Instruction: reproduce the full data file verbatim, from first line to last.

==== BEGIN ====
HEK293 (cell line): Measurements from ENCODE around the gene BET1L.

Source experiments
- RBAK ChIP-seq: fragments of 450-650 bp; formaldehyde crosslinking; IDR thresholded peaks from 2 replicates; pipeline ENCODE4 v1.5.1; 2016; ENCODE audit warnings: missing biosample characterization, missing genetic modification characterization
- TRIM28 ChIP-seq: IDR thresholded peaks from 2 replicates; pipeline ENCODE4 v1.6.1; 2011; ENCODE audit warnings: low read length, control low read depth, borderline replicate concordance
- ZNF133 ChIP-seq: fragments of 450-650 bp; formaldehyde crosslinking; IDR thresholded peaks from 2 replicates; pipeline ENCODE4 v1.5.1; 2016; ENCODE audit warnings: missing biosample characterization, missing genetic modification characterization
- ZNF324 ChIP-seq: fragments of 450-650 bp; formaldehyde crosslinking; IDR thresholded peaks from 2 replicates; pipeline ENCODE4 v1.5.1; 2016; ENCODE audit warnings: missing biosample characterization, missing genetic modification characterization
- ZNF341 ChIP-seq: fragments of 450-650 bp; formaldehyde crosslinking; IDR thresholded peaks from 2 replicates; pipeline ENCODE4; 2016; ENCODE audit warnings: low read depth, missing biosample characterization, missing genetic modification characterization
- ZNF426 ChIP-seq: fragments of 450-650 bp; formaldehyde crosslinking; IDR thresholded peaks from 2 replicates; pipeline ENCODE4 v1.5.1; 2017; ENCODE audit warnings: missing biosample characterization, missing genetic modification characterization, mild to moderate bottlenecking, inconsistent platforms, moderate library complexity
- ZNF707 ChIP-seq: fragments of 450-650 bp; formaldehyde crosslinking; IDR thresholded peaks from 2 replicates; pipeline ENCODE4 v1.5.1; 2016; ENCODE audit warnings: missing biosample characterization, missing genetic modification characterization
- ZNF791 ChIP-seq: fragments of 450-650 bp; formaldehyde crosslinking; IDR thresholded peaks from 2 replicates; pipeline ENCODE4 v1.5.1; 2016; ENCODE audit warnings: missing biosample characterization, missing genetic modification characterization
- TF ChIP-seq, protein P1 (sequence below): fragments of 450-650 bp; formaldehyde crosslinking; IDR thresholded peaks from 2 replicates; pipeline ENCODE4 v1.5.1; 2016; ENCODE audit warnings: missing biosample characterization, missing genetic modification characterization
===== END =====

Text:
HEK293 (cell line): Measurements from ENCODE around the gene BET1L.

Source experiments
- RBAK ChIP-seq: fragments of 450-650 bp; formaldehyde crosslinking; IDR thresholded peaks from 2 replicates; pipeline ENCODE4 v1.5.1; 2016; ENCODE audit warnings: missing biosample characterization, missing genetic modification characterization
- TRIM28 ChIP-seq: IDR thresholded peaks from 2 replicates; pipeline ENCODE4 v1.6.1; 2011; ENCODE audit warnings: low read length, control low read depth, borderline replicate concordance
- ZNF133 ChIP-seq: fragments of 450-650 bp; formaldehyde crosslinking; IDR thresholded peaks from 2 replicates; pipeline ENCODE4 v1.5.1; 2016; ENCODE audit warnings: missing biosample characterization, missing genetic modification characterization
- ZNF324 ChIP-seq: fragments of 450-650 bp; formaldehyde crosslinking; IDR thresholded peaks from 2 replicates; pipeline ENCODE4 v1.5.1; 2016; ENCODE audit warnings: missing biosample characterization, missing genetic modification characterization
- ZNF341 ChIP-seq: fragments of 450-650 bp; formaldehyde crosslinking; IDR thresholded peaks from 2 replicates; pipeline ENCODE4; 2016; ENCODE audit warnings: low read depth, missing biosample characterization, missing genetic modification characterization
- ZNF426 ChIP-seq: fragments of 450-650 bp; formaldehyde crosslinking; IDR thresholded peaks from 2 replicates; pipeline ENCODE4 v1.5.1; 2017; ENCODE audit warnings: missing biosample characterization, missing genetic modification characterization, mild to moderate bottlenecking, inconsistent platforms, moderate library complexity
- ZNF707 ChIP-seq: fragments of 450-650 bp; formaldehyde crosslinking; IDR thresholded peaks from 2 replicates; pipeline ENCODE4 v1.5.1; 2016; ENCODE audit warnings: missing biosample characterization, missing genetic modification characterization
- ZNF791 ChIP-seq: fragments of 450-650 bp; formaldehyde crosslinking; IDR thresholded peaks from 2 replicates; pipeline ENCODE4 v1.5.1; 2016; ENCODE audit warnings: missing biosample characterization, missing genetic modification characterization
- TF ChIP-seq, protein P1 (sequence below): fragments of 450-650 bp; formaldehyde crosslinking; IDR thresholded peaks from 2 replicates; pipeline ENCODE4 v1.5.1; 2016; ENCODE audit warnings: missing biosample characterization, missing genetic modification characterization